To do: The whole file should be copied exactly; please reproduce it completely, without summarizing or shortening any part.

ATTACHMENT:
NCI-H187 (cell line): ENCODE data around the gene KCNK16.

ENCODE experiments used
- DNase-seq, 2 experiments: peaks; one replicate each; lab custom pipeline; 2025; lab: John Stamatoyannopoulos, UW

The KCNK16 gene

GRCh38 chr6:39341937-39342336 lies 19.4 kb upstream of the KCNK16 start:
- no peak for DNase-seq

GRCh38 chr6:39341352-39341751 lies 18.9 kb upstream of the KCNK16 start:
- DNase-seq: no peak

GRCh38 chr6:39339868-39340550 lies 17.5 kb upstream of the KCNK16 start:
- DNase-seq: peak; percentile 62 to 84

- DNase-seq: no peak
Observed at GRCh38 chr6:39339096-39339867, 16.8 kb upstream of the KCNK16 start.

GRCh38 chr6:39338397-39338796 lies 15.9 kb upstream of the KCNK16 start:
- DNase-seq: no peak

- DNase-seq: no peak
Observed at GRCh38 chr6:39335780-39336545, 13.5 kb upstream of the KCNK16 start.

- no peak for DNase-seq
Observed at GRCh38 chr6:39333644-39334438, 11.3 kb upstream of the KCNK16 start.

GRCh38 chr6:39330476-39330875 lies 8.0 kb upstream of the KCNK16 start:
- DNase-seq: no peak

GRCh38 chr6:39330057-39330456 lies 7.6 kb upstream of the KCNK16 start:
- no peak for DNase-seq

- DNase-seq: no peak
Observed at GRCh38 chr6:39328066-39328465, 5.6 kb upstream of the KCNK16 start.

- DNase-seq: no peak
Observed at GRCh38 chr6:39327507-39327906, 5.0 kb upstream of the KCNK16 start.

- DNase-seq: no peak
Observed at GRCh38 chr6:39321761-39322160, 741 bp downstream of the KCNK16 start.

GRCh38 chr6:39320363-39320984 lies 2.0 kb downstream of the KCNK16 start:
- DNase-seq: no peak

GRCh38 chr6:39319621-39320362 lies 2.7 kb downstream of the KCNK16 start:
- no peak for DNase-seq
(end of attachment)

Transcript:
NCI-H187 (cell line): ENCODE data around the gene KCNK16.

ENCODE experiments used
- DNase-seq, 2 experiments: peaks; one replicate each; lab custom pipeline; 2025; lab: John Stamatoyannopoulos, UW

The KCNK16 gene

GRCh38 chr6:39341937-39342336 lies 19.4 kb upstream of the KCNK16 start:
- no peak for DNase-seq

GRCh38 chr6:39341352-39341751 lies 18.9 kb upstream of the KCNK16 start:
- DNase-seq: no peak

GRCh38 chr6:39339868-39340550 lies 17.5 kb upstream of the KCNK16 start:
- DNase-seq: peak; percentile 62 to 84

- DNase-seq: no peak
Observed at GRCh38 chr6:39339096-39339867, 16.8 kb upstream of the KCNK16 start.

GRCh38 chr6:39338397-39338796 lies 15.9 kb upstream of the KCNK16 start:
- DNase-seq: no peak

- DNase-seq: no peak
Observed at GRCh38 chr6:39335780-39336545, 13.5 kb upstream of the KCNK16 start.

- no peak for DNase-seq
Observed at GRCh38 chr6:39333644-39334438, 11.3 kb upstream of the KCNK16 start.

GRCh38 chr6:39330476-39330875 lies 8.0 kb upstream of the KCNK16 start:
- DNase-seq: no peak

GRCh38 chr6:39330057-39330456 lies 7.6 kb upstream of the KCNK16 start:
- no peak for DNase-seq

- DNase-seq: no peak
Observed at GRCh38 chr6:39328066-39328465, 5.6 kb upstream of the KCNK16 start.

- DNase-seq: no peak
Observed at GRCh38 chr6:39327507-39327906, 5.0 kb upstream of the KCNK16 start.

- DNase-seq: no peak
Observed at GRCh38 chr6:39321761-39322160, 741 bp downstream of the KCNK16 start.

GRCh38 chr6:39320363-39320984 lies 2.0 kb downstream of the KCNK16 start:
- DNase-seq: no peak

GRCh38 chr6:39319621-39320362 lies 2.7 kb downstream of the KCNK16 start:
- no peak for DNase-seq